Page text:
Persuasion, by Jane Austen, read by Michael Page
It should be of little surprise to fond readers that Persuasion has long been a particular favorite among Jane Austen novels for me , and it is a novel I reflect on very often. Yet I thought that it would be worthwhile to listen to the novel in a well-done audiobook to see if there was any sort of pattern or insight that could be found in hearing the novel read that would not necessarily be present in reading the novel as I have done many times before. As it happens, there was such insight. In particular, it is striking how often one hears discussion of persuasion in the novel, as characters discuss the difference between characters that are too malleable and lack any sort of fixed moral compass, those who can be persuaded by others, sometimes to their hurt, and those who are obstinate and cannot be convinced at all to refrain from acting as they wish. At the novel’s center is an enigmatic woman, Anne Eliot, who is a woman of sense but someone who is deeply shy and timid, although resolute in a quiet and restrained way. She is, in her late 20’s, in some fear of being a lonely spinster, and her one chance at love was wrecked by family opposition at the unsuitability of her fiancé. In many ways, I have felt myself to be somewhat similar to Miss Eliot, someone who struggles with being an outsider, with being appreciated, and with finding success in love and romance given my native timidity in such matters.
The story itself is among Austen’s finest, and a very clear romance with at least one event that seems somewhat magical, or at least like wish fulfillment. The first half of the novel paints Anne in a difficult position, as an unwanted sister whose family is in financial straits and who is valued chiefly as a patient listener by her various friends and relatives, few of them being emotionally sensitive enough to listen to her, and she has to bear the love of her life being cold and resentful after years of silence. It was painful to listen to the audiobook, not least because the reader was so skilled with voices that one could hear the conversations as if they were real, and could imagine oneself having to deal with the cold and resentful silence the protagonist did. After a magical incident at Lyme where the bloom of youth returns to Anne and where her chief rival for the affections of one Captain Wentworth gets a serious concussion from a fall because of her stubbornness, the novel takes its time to wind its way to a happy ending, introducing Mr. Eliot as a Mr. Wrong and then stacking the deck against him with some revelations from a Mrs. Smith. The ending is well-earned, though, and given that Jane Austen wrote the book as she was dying, the romantic tone of second chances and new life in the face of aging and decay is itself an example of a writer turning their own lives into beautiful art that gives them a kinder and happier ending than their lives provided them with.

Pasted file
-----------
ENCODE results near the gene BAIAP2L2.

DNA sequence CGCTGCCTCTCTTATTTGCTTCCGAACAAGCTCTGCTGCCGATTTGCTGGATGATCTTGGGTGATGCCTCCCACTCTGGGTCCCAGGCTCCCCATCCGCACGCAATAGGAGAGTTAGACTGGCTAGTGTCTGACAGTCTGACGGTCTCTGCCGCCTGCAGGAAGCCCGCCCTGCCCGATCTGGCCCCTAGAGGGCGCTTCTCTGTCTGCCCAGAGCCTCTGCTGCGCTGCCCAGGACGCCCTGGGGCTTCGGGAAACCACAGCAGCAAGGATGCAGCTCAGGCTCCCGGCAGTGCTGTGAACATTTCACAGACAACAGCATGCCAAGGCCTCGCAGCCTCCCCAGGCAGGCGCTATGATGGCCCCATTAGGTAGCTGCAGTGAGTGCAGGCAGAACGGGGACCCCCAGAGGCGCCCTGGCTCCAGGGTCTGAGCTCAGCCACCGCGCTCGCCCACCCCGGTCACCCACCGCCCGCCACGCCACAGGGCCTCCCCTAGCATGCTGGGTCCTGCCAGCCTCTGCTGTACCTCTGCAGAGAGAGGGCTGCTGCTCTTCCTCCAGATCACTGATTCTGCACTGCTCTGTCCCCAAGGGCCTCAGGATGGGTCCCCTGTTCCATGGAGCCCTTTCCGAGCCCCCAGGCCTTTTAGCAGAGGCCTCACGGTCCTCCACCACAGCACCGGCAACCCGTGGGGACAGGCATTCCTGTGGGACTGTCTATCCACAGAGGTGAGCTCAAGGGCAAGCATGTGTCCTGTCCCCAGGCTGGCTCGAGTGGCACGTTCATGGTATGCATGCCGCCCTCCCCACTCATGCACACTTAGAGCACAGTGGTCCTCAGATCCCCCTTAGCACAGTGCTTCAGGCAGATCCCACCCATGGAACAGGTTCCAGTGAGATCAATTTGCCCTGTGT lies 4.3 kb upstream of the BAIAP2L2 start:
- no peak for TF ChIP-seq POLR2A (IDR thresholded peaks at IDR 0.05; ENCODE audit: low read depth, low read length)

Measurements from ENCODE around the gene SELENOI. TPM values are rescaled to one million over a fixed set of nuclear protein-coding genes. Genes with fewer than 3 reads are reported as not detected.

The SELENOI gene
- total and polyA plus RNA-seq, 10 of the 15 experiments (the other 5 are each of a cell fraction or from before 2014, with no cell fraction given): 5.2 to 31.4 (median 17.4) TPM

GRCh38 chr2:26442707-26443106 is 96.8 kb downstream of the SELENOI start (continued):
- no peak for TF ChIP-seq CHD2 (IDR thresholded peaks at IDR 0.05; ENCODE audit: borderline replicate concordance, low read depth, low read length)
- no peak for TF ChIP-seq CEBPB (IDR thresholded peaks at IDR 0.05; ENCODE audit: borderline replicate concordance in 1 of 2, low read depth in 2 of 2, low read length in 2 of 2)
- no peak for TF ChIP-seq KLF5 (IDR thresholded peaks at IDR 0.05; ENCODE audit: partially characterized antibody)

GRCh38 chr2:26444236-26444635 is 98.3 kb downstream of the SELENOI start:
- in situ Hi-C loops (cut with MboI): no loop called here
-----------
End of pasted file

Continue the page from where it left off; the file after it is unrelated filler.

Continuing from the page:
Does reading a book like this give someone like myself more pleasure or more suffering? To be sure, Jane Austen was a person not too much unlike myself, known for being both immensely creative and somewhat prolific as a writer despite her busy life and uncertain economic position, for being witty in conversation and disastrously unfortunate in her own romantic life. Yet more than any other Jane Austen novel, this one speaks to my own life experience, of moving in limited social circles, of having a deep longing for revival and restoration, of wishing for a reversal of past misfortunes and patterns of silence and withdrawal. This is a novel that is likely to provoke among those who are people like myself feelings of great longing without necessarily feeling a great deal of hope that life can imitate this lovely novel. And just as Anne loves when all hope of its existence in her beloved is gone, so too many others face that same sort of fate themselves, without the same confidence that the author of our fates will have kindness on us and place us along the way where our happiness may be secure, even where we are not quite so impossibly good as such a literary figure in our own lives.
 See, for example: